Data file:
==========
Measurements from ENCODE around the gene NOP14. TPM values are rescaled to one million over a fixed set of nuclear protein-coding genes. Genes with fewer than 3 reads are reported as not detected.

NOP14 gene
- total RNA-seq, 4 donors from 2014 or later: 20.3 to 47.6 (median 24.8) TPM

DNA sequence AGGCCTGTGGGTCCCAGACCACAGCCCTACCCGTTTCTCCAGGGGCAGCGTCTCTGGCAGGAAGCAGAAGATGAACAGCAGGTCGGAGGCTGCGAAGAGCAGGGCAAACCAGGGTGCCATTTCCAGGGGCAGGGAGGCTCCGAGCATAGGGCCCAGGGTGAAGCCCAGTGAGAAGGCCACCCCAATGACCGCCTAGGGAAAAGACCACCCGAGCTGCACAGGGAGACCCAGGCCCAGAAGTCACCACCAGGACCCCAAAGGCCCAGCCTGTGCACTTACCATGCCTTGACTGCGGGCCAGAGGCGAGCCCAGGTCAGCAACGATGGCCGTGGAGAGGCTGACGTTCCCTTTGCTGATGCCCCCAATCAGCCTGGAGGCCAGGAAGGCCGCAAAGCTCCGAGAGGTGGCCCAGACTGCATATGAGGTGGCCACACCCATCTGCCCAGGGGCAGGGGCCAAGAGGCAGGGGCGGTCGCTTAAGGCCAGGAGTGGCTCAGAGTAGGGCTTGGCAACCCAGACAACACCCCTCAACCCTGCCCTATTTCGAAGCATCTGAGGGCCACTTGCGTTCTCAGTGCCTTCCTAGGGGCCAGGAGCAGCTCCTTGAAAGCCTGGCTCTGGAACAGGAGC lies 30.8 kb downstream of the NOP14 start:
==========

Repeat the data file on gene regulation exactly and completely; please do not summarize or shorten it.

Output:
Measurements from ENCODE around the gene NOP14. TPM values are rescaled to one million over a fixed set of nuclear protein-coding genes. Genes with fewer than 3 reads are reported as not detected.

NOP14 gene
- total RNA-seq, 4 donors from 2014 or later: 20.3 to 47.6 (median 24.8) TPM

DNA sequence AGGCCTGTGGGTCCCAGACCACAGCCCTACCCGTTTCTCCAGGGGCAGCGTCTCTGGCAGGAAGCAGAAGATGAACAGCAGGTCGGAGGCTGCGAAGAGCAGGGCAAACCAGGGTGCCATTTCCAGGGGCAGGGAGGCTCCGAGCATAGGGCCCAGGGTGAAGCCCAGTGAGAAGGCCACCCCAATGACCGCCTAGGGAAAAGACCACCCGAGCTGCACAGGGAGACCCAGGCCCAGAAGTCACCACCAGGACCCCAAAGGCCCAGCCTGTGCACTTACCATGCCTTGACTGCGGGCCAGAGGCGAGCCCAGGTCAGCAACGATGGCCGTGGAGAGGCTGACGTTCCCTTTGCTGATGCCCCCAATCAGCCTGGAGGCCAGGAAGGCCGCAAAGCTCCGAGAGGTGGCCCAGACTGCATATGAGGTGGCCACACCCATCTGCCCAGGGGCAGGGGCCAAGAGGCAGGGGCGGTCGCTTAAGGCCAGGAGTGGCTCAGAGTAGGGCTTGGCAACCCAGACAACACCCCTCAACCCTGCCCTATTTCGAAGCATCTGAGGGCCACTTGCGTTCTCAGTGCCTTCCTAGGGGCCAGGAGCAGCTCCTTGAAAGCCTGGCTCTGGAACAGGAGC lies 30.8 kb downstream of the NOP14 start: